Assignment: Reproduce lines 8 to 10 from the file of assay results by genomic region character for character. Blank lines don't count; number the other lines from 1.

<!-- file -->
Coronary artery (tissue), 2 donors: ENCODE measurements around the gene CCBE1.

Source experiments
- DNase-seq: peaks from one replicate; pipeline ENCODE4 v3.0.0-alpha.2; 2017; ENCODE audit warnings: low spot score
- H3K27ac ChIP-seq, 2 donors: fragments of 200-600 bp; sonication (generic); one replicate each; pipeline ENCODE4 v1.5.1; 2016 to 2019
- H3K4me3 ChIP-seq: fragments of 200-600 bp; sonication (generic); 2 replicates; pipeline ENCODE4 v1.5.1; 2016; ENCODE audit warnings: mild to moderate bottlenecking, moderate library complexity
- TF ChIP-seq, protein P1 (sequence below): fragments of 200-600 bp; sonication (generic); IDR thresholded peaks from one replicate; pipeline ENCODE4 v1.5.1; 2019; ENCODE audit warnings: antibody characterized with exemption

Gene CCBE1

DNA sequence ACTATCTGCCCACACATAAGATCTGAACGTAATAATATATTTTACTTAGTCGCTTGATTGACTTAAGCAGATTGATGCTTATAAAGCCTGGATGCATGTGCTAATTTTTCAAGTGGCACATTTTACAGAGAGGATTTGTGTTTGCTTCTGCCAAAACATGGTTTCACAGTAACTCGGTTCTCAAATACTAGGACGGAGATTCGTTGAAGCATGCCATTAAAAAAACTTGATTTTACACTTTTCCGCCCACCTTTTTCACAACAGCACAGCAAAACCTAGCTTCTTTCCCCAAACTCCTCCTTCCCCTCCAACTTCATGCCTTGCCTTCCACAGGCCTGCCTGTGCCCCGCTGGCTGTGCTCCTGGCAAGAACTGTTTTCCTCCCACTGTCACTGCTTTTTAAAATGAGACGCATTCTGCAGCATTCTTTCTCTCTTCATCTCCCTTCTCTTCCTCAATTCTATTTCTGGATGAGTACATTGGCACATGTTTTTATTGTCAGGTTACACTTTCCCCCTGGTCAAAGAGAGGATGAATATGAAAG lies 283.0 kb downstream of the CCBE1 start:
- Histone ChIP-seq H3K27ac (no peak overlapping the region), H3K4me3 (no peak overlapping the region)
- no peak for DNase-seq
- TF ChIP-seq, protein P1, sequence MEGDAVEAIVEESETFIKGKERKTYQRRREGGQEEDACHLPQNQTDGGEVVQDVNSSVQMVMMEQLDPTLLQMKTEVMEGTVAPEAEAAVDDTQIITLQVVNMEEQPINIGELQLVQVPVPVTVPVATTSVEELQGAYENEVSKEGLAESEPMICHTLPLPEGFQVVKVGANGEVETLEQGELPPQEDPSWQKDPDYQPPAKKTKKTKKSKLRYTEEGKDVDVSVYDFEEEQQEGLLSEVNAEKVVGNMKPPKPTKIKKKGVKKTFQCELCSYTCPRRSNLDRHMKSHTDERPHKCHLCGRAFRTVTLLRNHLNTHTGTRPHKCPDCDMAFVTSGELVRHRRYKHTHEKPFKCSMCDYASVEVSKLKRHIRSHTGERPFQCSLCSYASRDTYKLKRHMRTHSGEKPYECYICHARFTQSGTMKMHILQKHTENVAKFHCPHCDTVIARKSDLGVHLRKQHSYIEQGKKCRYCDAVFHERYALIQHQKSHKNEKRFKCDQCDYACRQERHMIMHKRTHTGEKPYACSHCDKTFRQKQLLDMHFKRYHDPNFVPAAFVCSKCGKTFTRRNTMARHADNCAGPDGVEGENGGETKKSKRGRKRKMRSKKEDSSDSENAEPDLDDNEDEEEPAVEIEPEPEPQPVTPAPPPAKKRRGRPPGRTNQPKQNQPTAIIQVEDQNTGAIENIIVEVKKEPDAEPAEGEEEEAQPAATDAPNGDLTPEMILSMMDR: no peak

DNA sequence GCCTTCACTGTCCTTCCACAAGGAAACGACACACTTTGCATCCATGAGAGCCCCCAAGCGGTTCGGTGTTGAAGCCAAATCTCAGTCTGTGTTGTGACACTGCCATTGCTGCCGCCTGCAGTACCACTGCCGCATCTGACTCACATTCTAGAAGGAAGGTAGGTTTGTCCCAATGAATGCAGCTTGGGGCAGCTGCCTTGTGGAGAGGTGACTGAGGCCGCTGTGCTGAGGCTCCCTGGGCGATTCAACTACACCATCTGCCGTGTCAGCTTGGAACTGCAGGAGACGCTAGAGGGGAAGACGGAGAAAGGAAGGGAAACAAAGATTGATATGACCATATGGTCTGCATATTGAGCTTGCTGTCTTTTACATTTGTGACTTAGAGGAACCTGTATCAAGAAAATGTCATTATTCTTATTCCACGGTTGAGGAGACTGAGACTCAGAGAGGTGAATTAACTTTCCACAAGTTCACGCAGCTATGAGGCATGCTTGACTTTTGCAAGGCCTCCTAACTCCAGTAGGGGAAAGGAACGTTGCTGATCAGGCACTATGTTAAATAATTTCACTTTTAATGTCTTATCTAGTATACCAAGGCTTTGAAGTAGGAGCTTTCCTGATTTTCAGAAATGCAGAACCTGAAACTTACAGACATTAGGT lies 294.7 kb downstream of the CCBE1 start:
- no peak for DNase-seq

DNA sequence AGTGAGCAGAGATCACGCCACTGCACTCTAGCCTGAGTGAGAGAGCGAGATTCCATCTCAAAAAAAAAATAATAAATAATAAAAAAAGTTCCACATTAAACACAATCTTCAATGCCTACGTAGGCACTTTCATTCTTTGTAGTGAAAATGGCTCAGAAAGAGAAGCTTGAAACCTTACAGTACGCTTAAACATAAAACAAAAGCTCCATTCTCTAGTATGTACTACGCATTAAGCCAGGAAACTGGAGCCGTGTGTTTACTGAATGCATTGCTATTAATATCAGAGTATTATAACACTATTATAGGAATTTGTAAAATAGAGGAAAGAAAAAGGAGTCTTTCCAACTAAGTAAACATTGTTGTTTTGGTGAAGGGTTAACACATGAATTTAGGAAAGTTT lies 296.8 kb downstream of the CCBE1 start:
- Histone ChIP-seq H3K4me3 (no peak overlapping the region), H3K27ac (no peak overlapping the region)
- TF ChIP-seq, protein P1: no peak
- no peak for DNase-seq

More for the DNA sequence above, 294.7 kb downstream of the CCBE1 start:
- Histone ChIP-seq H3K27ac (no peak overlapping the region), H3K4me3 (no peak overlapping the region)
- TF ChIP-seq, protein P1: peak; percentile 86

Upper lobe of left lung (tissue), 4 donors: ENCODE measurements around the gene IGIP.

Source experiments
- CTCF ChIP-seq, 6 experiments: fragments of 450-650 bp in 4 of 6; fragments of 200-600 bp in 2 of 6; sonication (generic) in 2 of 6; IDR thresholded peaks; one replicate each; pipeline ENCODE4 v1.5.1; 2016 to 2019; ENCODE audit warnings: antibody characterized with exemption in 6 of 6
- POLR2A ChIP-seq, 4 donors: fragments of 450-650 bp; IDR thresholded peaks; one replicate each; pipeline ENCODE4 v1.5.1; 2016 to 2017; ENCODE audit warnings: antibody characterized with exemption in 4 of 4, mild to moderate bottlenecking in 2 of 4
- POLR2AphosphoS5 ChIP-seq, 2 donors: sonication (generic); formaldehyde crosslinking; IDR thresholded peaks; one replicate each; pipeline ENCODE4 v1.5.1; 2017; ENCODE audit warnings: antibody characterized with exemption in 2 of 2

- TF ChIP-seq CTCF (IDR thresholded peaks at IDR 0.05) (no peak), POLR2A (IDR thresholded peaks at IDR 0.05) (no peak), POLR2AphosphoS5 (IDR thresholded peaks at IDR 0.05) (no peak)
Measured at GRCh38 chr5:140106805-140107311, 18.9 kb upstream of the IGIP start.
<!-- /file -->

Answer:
DNA sequence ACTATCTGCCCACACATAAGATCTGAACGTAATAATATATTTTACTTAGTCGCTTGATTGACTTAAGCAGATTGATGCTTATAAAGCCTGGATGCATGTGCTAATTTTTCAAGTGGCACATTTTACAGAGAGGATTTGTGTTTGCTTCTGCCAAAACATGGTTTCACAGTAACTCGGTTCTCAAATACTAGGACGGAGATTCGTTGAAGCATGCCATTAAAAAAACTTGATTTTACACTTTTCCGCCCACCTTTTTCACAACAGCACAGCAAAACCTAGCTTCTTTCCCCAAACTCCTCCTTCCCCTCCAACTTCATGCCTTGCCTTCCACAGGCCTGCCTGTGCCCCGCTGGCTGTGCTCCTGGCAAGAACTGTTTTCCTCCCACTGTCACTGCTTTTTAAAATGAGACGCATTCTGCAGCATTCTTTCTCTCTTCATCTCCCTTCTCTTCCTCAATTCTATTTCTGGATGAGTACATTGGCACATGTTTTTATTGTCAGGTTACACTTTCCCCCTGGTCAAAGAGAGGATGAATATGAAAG lies 283.0 kb downstream of the CCBE1 start:
- Histone ChIP-seq H3K27ac (no peak overlapping the region), H3K4me3 (no peak overlapping the region)
- no peak for DNase-seq